In a much overdue move, Oregon legislators in March introduced a bill that would provide compensation to people who wrongly convicted and imprisoned. Known as Senate Bill 499, the legislation would require that people exonerated from the crimes receive payments of $65,000 for each year imprisoned. In addition, they would get as much as $25,000 for each year on parole or court supervision, have their records expunged, while giving the court the right to offer financial assistance for housing and counseling.
People wrongly convicted have their lives interrupted, missing out on life milestones. They serve time behind bars for crimes they did not do, while society labels them as incorrigible criminals. And when they finally are released, they have difficulty transitioning to their newfound freedom because they have no money, are reliant on others and their job prospects slim.
Many states have similar laws in place
Oregon may join 35 states, the District of Columbia and the federal government that already have such laws in place. The average compensation amount is an estimated $50,000 each year. Neighboring Idaho passed similar legislation known as the Idaho Wrongful Conviction Act, and its governor signed the bill into law on March 5. Exonerees in that state will receive $62,000 for each year incarcerated or $75,000 for every year death row.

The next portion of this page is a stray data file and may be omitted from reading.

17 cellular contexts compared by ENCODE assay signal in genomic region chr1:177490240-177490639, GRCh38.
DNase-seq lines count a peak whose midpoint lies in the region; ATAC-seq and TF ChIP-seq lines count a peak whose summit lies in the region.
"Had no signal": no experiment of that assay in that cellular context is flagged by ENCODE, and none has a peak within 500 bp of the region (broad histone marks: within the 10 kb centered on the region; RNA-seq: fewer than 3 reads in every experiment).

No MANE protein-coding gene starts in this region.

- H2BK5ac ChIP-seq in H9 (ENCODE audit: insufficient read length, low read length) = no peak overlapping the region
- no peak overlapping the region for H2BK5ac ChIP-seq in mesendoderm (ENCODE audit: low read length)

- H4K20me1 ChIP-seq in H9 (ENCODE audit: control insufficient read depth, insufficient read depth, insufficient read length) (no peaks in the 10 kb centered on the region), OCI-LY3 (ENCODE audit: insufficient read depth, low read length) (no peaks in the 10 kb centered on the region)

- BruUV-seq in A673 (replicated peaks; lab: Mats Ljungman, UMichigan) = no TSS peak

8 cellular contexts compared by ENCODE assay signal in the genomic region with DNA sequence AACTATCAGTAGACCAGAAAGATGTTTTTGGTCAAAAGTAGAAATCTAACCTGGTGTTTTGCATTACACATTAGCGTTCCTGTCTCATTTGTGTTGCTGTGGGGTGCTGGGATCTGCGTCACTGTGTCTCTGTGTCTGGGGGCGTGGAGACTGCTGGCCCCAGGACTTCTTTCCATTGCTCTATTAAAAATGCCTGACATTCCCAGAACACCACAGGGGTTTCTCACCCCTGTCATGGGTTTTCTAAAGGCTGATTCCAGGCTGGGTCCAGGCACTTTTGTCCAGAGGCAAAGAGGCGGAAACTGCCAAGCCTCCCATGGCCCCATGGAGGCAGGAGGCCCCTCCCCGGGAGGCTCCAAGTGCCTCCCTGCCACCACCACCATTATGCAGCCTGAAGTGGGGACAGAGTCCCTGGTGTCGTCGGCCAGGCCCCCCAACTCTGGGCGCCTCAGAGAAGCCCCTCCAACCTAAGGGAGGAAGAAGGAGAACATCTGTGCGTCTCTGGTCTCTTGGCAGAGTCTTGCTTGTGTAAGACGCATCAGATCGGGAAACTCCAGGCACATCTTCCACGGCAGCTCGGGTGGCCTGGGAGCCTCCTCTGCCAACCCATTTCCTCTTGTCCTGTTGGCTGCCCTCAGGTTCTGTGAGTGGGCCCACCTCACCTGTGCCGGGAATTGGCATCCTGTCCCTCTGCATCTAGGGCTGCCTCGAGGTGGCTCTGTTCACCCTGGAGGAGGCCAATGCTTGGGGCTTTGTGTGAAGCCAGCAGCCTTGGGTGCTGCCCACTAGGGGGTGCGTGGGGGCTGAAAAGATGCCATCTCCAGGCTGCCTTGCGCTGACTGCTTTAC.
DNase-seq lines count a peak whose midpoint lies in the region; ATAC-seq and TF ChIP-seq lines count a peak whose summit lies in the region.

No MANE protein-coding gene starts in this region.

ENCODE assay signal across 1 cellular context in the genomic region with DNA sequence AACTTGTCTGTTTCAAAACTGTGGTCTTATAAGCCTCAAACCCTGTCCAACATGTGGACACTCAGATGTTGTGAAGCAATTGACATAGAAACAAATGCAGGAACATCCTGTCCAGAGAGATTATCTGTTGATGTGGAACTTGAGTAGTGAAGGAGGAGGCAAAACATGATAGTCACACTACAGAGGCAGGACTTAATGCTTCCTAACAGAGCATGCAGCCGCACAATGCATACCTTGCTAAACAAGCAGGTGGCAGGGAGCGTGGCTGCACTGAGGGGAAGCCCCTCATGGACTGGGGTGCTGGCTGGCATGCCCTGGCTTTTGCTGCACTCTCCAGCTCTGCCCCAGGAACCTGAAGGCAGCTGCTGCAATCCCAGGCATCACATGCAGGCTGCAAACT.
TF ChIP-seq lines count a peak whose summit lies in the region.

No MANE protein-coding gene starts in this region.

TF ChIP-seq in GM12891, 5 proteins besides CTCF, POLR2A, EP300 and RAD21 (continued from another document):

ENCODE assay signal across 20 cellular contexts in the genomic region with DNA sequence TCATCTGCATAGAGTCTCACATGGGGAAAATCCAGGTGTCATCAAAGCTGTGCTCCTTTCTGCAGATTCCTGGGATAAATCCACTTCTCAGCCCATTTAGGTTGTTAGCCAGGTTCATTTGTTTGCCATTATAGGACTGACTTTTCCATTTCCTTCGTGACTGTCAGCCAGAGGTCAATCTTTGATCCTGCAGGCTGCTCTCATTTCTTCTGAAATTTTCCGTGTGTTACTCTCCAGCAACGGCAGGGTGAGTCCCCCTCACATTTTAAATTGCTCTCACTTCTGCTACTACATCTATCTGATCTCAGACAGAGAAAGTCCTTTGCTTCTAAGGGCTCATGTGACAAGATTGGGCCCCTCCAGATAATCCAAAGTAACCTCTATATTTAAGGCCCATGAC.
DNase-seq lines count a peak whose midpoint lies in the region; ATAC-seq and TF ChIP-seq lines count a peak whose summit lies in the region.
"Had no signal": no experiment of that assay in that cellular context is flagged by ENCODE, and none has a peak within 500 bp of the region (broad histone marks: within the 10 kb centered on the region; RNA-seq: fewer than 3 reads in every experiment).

Senate Bill 499 represents a bipartisan effort as its sponsors are Sens. Kim Thatcher, a Republican, and Chris Gorsek, a Democrat. The bill is currently in Senate committee.
Among those applauding the effort is U.S. Army veteran Earl Bain who served more than six years in prison for a wrongful conviction on first-degree sexual abuse. Oregon Gov. Kate Brown pardoned Bain in August after questionable details surfaced surrounding his case. For example, investigators and his public defender mishandled the case; there were no witnesses or physical evidence; and the accuser recanted her story.
Oregon is catching up with other states on this issue. These ongoing steps must be taken to ensure that every person wrongfully convicted of a crime receives some type of acknowledgement that they were unjustly treated.